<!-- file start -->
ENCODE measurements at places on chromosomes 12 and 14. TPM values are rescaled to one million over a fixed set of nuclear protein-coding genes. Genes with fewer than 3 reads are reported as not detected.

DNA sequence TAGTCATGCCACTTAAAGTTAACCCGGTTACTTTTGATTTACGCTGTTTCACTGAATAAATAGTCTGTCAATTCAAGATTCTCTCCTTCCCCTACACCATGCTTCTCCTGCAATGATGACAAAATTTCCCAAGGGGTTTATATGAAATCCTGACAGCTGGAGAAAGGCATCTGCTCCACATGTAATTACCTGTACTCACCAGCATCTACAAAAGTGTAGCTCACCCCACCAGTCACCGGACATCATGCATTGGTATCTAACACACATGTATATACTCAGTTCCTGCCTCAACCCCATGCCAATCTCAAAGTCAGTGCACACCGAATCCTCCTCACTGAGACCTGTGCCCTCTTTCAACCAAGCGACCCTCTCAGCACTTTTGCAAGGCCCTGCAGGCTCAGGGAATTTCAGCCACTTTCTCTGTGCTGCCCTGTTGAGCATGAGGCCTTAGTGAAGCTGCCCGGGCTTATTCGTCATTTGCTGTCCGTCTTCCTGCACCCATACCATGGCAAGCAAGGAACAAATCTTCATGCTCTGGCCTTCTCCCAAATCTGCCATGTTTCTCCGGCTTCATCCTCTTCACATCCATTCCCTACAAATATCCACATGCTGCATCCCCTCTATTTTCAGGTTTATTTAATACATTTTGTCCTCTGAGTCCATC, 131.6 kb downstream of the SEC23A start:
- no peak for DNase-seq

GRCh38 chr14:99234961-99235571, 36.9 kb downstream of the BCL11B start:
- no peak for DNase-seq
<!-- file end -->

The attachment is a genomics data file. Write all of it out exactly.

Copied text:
ENCODE measurements at places on chromosomes 12 and 14. TPM values are rescaled to one million over a fixed set of nuclear protein-coding genes. Genes with fewer than 3 reads are reported as not detected.

DNA sequence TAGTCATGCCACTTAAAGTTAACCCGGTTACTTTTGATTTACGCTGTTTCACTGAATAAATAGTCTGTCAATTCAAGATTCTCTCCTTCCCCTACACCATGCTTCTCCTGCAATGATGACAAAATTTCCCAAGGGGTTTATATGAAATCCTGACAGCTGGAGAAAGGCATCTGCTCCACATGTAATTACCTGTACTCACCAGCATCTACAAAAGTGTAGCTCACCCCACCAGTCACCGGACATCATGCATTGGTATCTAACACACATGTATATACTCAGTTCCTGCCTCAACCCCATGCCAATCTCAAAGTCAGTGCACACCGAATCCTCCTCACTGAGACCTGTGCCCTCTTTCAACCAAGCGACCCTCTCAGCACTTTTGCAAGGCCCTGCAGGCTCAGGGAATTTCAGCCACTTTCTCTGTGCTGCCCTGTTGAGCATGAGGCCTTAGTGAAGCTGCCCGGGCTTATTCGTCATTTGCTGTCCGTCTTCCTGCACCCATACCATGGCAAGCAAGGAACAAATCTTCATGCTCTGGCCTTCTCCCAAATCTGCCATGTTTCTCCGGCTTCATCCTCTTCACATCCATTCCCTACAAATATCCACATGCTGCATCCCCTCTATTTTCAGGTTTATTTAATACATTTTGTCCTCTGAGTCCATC, 131.6 kb downstream of the SEC23A start:
- no peak for DNase-seq

GRCh38 chr14:99234961-99235571, 36.9 kb downstream of the BCL11B start:
- no peak for DNase-seq